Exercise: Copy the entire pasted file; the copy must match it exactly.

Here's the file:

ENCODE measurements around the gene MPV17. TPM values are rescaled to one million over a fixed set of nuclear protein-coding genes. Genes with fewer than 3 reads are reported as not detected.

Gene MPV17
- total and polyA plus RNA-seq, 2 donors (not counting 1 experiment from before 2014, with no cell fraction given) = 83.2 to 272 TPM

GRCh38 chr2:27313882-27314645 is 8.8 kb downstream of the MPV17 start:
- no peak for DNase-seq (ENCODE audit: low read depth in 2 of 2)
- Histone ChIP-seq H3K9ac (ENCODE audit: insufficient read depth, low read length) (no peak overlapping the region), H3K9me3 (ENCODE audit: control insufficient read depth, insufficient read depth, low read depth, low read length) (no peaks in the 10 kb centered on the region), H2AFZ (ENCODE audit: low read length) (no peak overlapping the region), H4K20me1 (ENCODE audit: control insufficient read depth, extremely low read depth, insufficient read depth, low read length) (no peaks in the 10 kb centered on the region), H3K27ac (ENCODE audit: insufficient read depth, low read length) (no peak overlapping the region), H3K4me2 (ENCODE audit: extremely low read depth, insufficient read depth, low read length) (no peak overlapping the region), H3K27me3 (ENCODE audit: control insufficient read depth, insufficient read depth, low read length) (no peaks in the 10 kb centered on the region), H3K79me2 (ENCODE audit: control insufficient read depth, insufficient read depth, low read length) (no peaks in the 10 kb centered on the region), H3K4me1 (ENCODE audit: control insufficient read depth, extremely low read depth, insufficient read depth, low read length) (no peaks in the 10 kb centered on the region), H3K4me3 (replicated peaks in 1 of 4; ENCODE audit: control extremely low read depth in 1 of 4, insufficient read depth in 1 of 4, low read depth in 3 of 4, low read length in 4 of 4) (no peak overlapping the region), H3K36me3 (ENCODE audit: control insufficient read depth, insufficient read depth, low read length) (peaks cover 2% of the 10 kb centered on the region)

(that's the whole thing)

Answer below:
ENCODE measurements around the gene MPV17. TPM values are rescaled to one million over a fixed set of nuclear protein-coding genes. Genes with fewer than 3 reads are reported as not detected.

Gene MPV17
- total and polyA plus RNA-seq, 2 donors (not counting 1 experiment from before 2014, with no cell fraction given) = 83.2 to 272 TPM

GRCh38 chr2:27313882-27314645 is 8.8 kb downstream of the MPV17 start:
- no peak for DNase-seq (ENCODE audit: low read depth in 2 of 2)
- Histone ChIP-seq H3K9ac (ENCODE audit: insufficient read depth, low read length) (no peak overlapping the region), H3K9me3 (ENCODE audit: control insufficient read depth, insufficient read depth, low read depth, low read length) (no peaks in the 10 kb centered on the region), H2AFZ (ENCODE audit: low read length) (no peak overlapping the region), H4K20me1 (ENCODE audit: control insufficient read depth, extremely low read depth, insufficient read depth, low read length) (no peaks in the 10 kb centered on the region), H3K27ac (ENCODE audit: insufficient read depth, low read length) (no peak overlapping the region), H3K4me2 (ENCODE audit: extremely low read depth, insufficient read depth, low read length) (no peak overlapping the region), H3K27me3 (ENCODE audit: control insufficient read depth, insufficient read depth, low read length) (no peaks in the 10 kb centered on the region), H3K79me2 (ENCODE audit: control insufficient read depth, insufficient read depth, low read length) (no peaks in the 10 kb centered on the region), H3K4me1 (ENCODE audit: control insufficient read depth, extremely low read depth, insufficient read depth, low read length) (no peaks in the 10 kb centered on the region), H3K4me3 (replicated peaks in 1 of 4; ENCODE audit: control extremely low read depth in 1 of 4, insufficient read depth in 1 of 4, low read depth in 3 of 4, low read length in 4 of 4) (no peak overlapping the region), H3K36me3 (ENCODE audit: control insufficient read depth, insufficient read depth, low read length) (peaks cover 2% of the 10 kb centered on the region)